However, throughout ancient history, the main use of garlic was for its health and medicinal properties.

Its use was well documented by many major civilizations, including the Egyptians, Babylonians, Greeks, Romans and Chinese.

Scientists now know that most of its health benefits are caused by sulfur compounds formed when a garlic clove is chopped, crushed or chewed.

Perhaps the most famous of those is known as allicin. However, allicin is an unstable compound that is only briefly present in fresh garlic after it’s been cut or crushed.

Garlic is a plant in the onion family that’s grown for its distinctive taste and health benefits. It contains sulfur compounds, which are believed to bring some of the health benefits.

Works as an anti-inflammatory

Research has shown that garlic oil works as an anti-inflammatory. If you have sore and inflamed joints or muscles, rub them with the oil. The Arthritis Foundation even recommends it to help prevent cartilage damage from arthritis.

Gives you better hair and skin

Garlic’s antioxidants and antibacterial properties can clear up your skin by killing acne-causing bacteria. One study shows rubbing raw garlic over pimples can clear them away. Be aware, though, that it could cause a burning sensation on your skin. Consult with your dermatologist first before putting acne on your skin if you are using any other products, too.

Reduced Risk of Heart Disease

Garlic is a natural at reducing heart disease risk because it lowers cholesterol and blood pressure. It’s also great at reducing your risk of heart disease by relaxing hardened blood vessels and preventing platelet aggregation. How does it work? Garlic increases production of nitric oxide which keeps blood vessels relaxed. It also prevents platelets from binding to proteins, which reduces blood clots. When it comes to heart disease help, garlic’s got you covered.

Garlic for Colds and Flu

Digested garlic helps boost the immune system and reduces the severity and length of cold and flu symptoms. One study showed that taking a daily garlic supplement reduced the number of colds participants experienced by 63%. Studies have also reported that the average length of cold symptoms were reduced from five days to a day and a half. If you like garlic, try adding more to your meals when you feel a cold coming on.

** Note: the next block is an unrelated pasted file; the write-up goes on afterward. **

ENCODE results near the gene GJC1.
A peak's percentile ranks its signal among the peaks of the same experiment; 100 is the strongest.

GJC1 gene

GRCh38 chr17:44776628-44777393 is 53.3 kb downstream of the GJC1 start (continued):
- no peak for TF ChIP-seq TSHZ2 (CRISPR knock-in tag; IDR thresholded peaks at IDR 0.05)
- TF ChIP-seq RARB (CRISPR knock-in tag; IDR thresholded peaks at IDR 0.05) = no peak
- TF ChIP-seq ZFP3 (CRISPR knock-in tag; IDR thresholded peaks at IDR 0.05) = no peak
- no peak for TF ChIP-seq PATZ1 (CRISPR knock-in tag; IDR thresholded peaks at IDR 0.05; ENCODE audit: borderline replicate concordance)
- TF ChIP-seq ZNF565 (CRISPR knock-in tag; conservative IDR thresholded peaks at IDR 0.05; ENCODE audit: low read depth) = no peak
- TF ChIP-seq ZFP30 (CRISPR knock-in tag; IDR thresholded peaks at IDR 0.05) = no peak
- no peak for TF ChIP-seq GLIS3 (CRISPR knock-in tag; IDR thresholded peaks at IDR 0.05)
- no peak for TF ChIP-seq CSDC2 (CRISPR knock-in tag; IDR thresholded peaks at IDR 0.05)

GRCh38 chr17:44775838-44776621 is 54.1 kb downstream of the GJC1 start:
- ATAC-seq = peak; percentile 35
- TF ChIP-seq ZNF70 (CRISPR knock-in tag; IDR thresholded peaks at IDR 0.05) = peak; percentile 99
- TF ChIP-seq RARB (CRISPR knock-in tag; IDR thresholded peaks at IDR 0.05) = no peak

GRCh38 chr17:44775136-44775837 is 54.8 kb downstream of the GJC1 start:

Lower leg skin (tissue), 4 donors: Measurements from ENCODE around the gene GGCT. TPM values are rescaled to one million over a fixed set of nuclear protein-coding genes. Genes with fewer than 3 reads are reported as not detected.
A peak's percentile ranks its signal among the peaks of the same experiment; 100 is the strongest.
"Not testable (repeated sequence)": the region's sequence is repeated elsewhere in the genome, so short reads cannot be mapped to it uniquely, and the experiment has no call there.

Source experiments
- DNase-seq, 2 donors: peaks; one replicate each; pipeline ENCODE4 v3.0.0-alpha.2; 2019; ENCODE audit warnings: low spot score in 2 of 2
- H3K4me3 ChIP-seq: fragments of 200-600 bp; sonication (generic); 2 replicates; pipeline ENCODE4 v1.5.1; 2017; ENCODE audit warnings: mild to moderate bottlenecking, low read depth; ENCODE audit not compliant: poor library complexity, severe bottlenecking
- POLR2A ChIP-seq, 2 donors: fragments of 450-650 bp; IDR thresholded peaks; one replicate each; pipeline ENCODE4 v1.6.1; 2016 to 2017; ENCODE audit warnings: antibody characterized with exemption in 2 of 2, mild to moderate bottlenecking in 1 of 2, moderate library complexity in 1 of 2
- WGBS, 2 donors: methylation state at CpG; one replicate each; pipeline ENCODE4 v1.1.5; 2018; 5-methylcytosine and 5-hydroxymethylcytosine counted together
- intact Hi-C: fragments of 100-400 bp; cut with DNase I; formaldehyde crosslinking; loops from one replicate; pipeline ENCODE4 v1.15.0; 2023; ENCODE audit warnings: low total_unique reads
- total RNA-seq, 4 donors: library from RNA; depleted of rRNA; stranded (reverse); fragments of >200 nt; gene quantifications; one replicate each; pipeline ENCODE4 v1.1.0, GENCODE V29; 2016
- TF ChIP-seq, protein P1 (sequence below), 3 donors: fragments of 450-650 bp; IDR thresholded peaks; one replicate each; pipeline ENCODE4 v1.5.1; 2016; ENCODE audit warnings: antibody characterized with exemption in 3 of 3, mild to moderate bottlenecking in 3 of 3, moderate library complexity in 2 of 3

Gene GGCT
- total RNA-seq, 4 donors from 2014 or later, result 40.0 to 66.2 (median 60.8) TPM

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Better Athletic Performance

Ancient cultures used garlic to enhance the performance and reduce the fatigue of people doing physical labor. Eventually, the Olympic athletes in Greece started using garlic to enhance their athletic ability. Now modern athletes (and regular folks too) are using it to reduce exercise-induced fatigue. Some studies have shown people with heart disease who took garlic oil for six weeks improved their peak heart rate by 12% and could exercise longer without feeling as tired. If you like to stay fit and love garlic, add a little more to your daily diet and see if you get an endurance boost.

Improved Memory

Damage from free radicals contributes to aging, but garlic contains a powerful antioxidant to help battle that—S-allyl cysteine. This antioxidant shows promise in protecting against brain damage and keeping your brain functioning better as you age. It works by increasing your brain’s blood flow thanks to garlic’s ability to lower cholesterol and blood pressure. This means a reduced risk of brain disorders like dementia and Alzheimer’s disease.

Stronger Bones

There is some evidence that garlic can help reduce bone loss by increasing estrogen in females, which can be a big win for your bone health after menopause. Adding a daily dose of garlic could help reduce your risk of osteoporosis and osteoarthritis. You still need to include other healthy foods to make a real impact on bone density—dairy products, green leafy vegetables, fish, and nuts are all good choices. But it’s easy to season your salmon and spinach dinner with garlic for some extra oomph.

Bottom Line

Garlic is delicious and easy to add to your diet. You can use it in savory dishes, soups, sauces, dressings and more.

For thousands of years, garlic was believed to have medicinal properties.

Science has now confirmed it.